________________ CM . . . . Volume XXIII Number 19. . . .January 27, 2017

cover

Good Girls. (Young Feminist Series).

Shalta Dicaire Fardin & Sarah Sahagian.
Toronto, ON: Inanna Publications, 2016.
169 pp., trade pbk., epub, kindle & pdf, $19.95 (pbk.).
ISBN 978-1-77133-345-0 (pbk.), ISBN 978-1-77133-346-7 (epub), ISBN 978-1-77133-347-4 (kindle), ISBN 978-1-77133-348-1 (pdf).

Grades 8-12 / Ages 13-17.

Review by Vasso Tassiopoulos.

*** /4

   

excerpt:

ďNo, youíre not stupid at all, Octavia. But do you know what they call smart people who choose not to know anything about the world? They call them ignorant,Ē spat Allie with a hostility that surprised even her.

Octavia flushed with rage. She was usually so nonplussed about everything. Yet Allie had somehow managed to puncture her laid-back exterior. How dare she call her ignorant? The self-righteous Allie Denning didnít know her. Octavia was certain that just because she wasnít an over-achiever, that did not make her ignorant. Octavia tried to convince herself that Allie was just a freak, a girl who spent her evenings reading foreign policy weeklies instead of texting a boyfriend or trying to sneak a joint. Normal girls spent more time listening to Kanye West than NPRís Democracy Now. So where did Allie get off judging her? Perhaps Imogene had been right, Octavia thought to herself. Maybe debating was just too brainy and intense for her liking.

 

Good Girls is the first book in a series of contemporary feminist YA novels by Shalta Dicaire Fardin and Sarah Sahagian. The two authors have created a realistic narrative of privileged teens in Anne Bradstreet College or ABC, a prestigious all-girls Boston prep school. The novelís characters and setting are both well-developed and realistic. The novel depicts a balanced third person narration as its two tenth grade female protagonists, Allie and Octavia, are strongly developed. The narration also includes strong backstories for many other characters involved in the girlsí lives.

     Good Girls revolves around two very different protagonists as they come together as debate partners. One is the over-achieving perfectionist Allie Denning, the other is the reckless Octavia Irving, a girl from Montreal, who has been sent to live at ABC in order to stay out of the trouble and to change her partying ways. The two girls both live a life of privilege but have distinct family backgrounds. Octavia has always lived a life of luxury and privilege while Allie is privileged but also understands her motherís self-made background. Allie is an involved and enthusiastic member of the Debate Team while Octavia enters the team to fill an extra-curricular activity as suggested by her guidance counsellor. Throughout the story, Dicaire Fardin and Sahagianís writing seamlessly transitions between each protagonistsí point of view. Readers come to understand and sympathize with both Allie and Octavia who both begin as self-centred and then gain perspective of how they affect one anotherís lives while working together.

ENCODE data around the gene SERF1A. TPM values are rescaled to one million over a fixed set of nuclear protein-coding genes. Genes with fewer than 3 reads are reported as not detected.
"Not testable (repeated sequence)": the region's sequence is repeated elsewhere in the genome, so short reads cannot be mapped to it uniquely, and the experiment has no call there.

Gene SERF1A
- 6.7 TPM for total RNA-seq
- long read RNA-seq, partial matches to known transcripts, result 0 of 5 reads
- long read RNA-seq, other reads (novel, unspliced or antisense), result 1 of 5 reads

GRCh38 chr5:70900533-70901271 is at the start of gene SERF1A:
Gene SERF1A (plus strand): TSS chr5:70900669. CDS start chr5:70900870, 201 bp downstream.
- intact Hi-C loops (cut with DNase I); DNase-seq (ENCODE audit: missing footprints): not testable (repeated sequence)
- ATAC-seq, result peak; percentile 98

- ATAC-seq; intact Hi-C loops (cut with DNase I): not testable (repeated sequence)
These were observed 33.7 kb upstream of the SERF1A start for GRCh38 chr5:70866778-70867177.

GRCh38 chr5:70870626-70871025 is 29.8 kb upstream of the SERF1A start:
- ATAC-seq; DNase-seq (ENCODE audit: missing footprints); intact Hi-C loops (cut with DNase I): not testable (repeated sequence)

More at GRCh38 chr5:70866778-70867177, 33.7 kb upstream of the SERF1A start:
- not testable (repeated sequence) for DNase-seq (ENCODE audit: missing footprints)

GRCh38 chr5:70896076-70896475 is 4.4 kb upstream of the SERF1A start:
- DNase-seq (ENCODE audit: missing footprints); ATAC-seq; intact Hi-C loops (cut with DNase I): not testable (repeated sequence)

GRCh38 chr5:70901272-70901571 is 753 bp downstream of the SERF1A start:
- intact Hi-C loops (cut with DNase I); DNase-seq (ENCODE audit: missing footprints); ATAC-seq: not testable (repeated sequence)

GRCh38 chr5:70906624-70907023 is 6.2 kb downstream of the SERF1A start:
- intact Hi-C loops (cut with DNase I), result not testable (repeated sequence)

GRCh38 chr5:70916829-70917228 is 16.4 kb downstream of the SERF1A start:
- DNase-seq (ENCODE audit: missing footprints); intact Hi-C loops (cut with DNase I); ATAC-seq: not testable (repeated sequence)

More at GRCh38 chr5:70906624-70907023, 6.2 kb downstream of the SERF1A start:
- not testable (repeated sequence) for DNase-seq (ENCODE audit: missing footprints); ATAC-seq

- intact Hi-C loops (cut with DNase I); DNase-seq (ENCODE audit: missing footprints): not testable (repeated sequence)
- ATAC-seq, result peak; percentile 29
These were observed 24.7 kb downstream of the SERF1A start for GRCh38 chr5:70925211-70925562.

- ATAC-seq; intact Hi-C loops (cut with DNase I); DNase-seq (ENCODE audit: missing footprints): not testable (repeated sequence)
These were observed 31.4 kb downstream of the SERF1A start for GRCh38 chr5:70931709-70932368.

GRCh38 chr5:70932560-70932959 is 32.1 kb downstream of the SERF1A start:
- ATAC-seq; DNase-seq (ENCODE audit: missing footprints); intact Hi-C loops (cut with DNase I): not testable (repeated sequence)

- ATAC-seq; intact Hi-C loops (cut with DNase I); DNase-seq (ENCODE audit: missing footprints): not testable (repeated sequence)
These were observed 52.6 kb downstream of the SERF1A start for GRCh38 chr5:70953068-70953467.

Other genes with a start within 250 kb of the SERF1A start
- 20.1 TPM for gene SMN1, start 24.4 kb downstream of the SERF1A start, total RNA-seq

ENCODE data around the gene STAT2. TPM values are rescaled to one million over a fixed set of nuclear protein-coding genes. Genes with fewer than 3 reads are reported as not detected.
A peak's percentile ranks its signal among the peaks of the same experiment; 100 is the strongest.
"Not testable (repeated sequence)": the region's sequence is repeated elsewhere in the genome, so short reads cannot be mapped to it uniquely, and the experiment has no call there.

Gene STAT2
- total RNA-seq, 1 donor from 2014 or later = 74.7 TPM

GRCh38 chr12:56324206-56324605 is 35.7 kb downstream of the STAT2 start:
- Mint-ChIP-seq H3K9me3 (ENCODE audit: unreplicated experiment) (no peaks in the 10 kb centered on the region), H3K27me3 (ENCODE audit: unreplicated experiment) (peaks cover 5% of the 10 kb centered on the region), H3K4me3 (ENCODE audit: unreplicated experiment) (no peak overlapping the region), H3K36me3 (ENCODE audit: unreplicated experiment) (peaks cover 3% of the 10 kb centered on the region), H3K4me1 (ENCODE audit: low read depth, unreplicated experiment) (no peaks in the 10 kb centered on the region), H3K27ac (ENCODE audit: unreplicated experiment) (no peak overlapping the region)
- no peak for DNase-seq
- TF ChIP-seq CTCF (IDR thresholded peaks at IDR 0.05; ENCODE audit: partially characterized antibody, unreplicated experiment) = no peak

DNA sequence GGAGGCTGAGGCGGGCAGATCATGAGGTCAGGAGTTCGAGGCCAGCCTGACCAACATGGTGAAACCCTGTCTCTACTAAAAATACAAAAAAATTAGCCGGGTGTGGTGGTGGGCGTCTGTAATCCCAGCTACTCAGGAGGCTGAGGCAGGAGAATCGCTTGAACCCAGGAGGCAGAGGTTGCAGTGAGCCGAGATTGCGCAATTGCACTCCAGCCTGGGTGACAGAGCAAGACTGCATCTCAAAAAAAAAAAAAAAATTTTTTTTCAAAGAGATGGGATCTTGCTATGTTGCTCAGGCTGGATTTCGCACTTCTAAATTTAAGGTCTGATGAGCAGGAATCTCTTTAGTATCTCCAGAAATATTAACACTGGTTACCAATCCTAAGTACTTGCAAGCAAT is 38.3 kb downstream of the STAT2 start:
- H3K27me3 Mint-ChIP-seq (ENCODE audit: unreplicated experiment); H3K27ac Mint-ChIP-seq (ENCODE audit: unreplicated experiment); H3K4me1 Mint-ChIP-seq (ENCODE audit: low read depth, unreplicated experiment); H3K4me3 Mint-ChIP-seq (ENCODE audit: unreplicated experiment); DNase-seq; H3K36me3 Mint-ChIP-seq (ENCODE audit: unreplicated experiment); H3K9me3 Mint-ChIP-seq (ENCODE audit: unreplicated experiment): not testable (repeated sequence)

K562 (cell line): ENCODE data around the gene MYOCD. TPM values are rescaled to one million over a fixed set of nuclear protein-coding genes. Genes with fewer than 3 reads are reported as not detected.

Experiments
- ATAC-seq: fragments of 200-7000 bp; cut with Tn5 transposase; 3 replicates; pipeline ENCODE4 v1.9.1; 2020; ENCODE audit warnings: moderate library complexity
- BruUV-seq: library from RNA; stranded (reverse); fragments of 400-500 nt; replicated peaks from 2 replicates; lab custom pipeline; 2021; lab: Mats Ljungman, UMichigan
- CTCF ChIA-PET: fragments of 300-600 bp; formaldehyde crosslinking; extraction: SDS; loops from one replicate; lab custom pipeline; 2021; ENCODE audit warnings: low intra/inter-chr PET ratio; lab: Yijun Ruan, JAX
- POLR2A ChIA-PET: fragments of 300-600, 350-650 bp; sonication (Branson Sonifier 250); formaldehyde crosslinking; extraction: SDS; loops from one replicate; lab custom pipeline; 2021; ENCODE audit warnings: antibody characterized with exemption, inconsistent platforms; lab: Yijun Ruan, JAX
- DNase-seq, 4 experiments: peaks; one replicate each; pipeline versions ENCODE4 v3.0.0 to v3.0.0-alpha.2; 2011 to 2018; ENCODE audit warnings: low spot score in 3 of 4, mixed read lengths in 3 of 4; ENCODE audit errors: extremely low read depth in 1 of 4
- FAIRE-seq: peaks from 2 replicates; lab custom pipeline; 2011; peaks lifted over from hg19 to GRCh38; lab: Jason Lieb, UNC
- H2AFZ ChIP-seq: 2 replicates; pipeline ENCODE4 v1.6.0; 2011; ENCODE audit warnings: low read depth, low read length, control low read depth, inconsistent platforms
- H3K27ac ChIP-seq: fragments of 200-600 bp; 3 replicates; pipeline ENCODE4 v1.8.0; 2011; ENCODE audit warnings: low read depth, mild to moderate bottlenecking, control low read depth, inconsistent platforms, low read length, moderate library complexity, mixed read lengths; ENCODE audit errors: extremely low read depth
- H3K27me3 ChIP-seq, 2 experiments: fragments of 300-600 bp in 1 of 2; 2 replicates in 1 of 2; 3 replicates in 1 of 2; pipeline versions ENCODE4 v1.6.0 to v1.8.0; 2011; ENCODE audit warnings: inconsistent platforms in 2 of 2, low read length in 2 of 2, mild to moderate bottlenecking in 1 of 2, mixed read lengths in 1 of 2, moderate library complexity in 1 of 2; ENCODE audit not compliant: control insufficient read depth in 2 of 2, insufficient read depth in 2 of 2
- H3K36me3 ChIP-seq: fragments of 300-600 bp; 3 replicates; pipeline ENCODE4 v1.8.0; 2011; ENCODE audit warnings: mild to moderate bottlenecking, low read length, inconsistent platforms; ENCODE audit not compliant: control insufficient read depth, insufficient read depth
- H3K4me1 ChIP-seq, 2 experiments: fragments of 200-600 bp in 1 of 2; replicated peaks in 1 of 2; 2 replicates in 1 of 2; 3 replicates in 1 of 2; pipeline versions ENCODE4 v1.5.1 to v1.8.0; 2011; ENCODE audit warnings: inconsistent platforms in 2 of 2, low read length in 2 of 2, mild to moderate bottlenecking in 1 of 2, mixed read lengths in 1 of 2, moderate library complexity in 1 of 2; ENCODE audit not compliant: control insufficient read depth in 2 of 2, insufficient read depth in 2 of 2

Good Girls is a promising beginning to an engaging contemporary series for young adult readers. Apart from Allie and Octavia, the third person narration also gives readers a sense of many other people involved in the girlsí lives. Readers gain insight into the backgrounds of their friends, family, and faculty members in their school. The story develops well-rounded characters and also leaves much to be anticipated in terms of backstory for many of its characters in future novels. The writing is current in terms of dialogue where pop culture references are naturally woven into dialogue without seeming being forced for the sake of teen interest. The writing shows that the authors have a strong understanding of their contemporary audience. Dicaire Fardin and Sahagianís first book is a strong beginning to a series that teen readers will likely look forward to reading as they come to follow how Allie and Octavia navigate prep school life.

Recommended.

Vasso Tassiopoulos is a graduate of the Master of Arts program in Childrenís Literature at the University of British Columbia.

To comment on this title or this review, send mail to cm@umanitoba.ca.

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ISSN 1201-9364
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